* Hide implementation details from the C API to be able to `optimize
  CPython`_ and make PyPy more efficient.
* The expectation is that `most C extensions don't rely directly on
  CPython internals`_ and so will remain compatible.
* Continue to support old unmodified C extensions by continuing to
  provide the fully compatible "regular" CPython runtime.
* Provide a `new optimized CPython runtime`_ using the same CPython code
  base: faster but can only import C extensions which don't use
  implementation details. Since both CPython runtimes share the same
  code base, features implemented in CPython will be available in both

Adding my 2cents from someone who does use the CPython API (for a debugger).

I must say I'm -1 until alternative APIs needed are available in the optimized CPython runtime (I'd also say that this is a really big incompatible change and would need a Python 4.0 to do)... I guess that in order for this to work, the first step wouldn't be breaking everyone but talking to extension authors (maybe checking for the users of the APIs which will be deprecated) and seeing alternatives before pushing something which will break CPython extensions which rely on such APIs.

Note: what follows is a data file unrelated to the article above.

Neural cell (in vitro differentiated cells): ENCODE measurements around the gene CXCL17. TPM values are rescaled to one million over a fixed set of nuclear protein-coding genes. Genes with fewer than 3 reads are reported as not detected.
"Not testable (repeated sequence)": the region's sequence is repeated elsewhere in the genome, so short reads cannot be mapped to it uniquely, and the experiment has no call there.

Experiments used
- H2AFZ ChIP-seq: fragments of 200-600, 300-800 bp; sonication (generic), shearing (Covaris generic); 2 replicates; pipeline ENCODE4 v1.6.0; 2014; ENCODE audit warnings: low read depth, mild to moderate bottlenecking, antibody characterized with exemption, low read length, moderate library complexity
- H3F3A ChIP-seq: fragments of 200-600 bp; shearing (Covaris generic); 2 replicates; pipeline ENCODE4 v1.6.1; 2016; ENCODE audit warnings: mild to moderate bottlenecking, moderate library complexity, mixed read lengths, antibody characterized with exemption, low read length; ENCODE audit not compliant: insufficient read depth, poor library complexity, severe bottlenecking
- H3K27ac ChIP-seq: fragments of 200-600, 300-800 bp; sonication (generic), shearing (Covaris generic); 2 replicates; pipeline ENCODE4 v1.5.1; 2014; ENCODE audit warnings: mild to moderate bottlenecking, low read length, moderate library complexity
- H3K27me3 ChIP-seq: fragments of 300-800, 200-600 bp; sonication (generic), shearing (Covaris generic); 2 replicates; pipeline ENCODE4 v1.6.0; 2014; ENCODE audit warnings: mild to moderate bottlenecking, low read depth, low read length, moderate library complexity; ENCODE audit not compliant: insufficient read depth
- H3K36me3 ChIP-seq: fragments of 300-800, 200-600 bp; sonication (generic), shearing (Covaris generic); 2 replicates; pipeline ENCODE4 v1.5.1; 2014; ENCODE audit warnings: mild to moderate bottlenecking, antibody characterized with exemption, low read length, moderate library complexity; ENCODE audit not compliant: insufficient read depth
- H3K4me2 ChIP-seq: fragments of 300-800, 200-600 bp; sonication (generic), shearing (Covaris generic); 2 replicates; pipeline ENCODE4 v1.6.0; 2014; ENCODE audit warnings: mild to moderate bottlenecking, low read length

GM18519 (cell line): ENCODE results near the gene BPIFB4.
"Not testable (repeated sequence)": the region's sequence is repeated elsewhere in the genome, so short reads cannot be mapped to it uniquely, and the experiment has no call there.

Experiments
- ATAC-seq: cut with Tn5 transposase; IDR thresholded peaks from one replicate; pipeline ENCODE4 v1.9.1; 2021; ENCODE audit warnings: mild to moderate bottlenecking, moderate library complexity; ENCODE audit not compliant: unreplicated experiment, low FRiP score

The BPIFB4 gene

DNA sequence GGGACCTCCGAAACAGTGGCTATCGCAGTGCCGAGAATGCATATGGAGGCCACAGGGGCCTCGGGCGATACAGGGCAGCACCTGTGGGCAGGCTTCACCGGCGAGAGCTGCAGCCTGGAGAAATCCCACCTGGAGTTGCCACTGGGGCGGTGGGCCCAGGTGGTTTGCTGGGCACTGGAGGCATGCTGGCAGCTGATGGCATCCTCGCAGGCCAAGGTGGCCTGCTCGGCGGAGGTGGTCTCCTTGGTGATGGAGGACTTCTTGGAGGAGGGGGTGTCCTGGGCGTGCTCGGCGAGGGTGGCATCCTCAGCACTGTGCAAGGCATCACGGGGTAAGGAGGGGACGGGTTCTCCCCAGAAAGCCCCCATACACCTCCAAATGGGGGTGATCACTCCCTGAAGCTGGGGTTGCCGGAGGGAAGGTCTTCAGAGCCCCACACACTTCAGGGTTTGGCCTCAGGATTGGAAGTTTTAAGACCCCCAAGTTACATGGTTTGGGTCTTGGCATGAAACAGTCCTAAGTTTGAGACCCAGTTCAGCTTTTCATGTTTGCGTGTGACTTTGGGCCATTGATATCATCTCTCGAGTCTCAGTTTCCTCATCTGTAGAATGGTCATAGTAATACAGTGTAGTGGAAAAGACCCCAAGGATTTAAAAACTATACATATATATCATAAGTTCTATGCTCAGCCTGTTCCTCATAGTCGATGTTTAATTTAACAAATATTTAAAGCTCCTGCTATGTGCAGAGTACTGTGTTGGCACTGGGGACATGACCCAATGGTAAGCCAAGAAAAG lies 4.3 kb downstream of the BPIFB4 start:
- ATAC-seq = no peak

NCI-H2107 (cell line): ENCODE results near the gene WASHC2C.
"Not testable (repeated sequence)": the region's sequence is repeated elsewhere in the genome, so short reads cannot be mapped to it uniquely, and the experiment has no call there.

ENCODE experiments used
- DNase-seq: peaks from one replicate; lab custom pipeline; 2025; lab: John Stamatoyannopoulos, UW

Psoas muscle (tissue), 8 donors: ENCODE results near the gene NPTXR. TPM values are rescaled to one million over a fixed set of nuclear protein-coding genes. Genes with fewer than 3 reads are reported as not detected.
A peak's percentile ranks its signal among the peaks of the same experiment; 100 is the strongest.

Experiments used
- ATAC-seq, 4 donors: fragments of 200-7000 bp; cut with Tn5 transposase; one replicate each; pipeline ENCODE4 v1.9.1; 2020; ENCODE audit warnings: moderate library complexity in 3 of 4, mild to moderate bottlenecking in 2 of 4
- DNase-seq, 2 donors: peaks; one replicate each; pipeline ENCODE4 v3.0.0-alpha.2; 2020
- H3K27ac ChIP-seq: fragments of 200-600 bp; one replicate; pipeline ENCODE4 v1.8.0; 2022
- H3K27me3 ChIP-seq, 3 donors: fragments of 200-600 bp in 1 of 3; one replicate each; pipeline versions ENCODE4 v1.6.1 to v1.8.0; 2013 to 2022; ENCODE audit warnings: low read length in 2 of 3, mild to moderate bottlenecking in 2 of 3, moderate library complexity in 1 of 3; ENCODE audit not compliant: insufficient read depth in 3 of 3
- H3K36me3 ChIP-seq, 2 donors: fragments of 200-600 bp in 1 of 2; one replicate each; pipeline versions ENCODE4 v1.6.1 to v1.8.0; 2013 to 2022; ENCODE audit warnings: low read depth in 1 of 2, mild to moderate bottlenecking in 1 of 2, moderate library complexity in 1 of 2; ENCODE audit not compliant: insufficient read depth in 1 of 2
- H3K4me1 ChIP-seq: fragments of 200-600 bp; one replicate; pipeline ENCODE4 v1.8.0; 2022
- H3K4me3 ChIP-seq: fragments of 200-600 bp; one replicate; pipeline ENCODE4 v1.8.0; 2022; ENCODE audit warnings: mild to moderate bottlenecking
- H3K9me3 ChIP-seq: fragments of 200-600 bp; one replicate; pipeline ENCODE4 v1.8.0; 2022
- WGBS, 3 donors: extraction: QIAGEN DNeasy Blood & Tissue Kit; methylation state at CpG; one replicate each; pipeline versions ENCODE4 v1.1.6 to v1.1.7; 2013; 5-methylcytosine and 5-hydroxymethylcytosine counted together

I also don't think that CPython should have 2 runtimes... if the idea is to leverage extensions to other CPython implementations, I think going just for a more limited API is the way to go (but instead of just breaking extensions that use the CPython internal API, try to come up with alternative APIs for the users of the current CPython API -- for my use case, I know the debugger could definitely do with just a few simple additions: it uses the internal API mostly because there aren't real alternatives for a couple of use cases). i.e.: if numpy/pandas/<fav library> doesn't adopt the optimized runtime because they don't have the needed support they need, it won't be useful to have it in the first place (you'd just be in the same place where other Python implementations already are).

Also, this should probably follow the usual deprecation cycle: do a major CPython release which warns about using the APIs that'll be deprecated and only in the next CPython release should those APIs be actually removed (and when that's done it probably deserves to be called Python 4).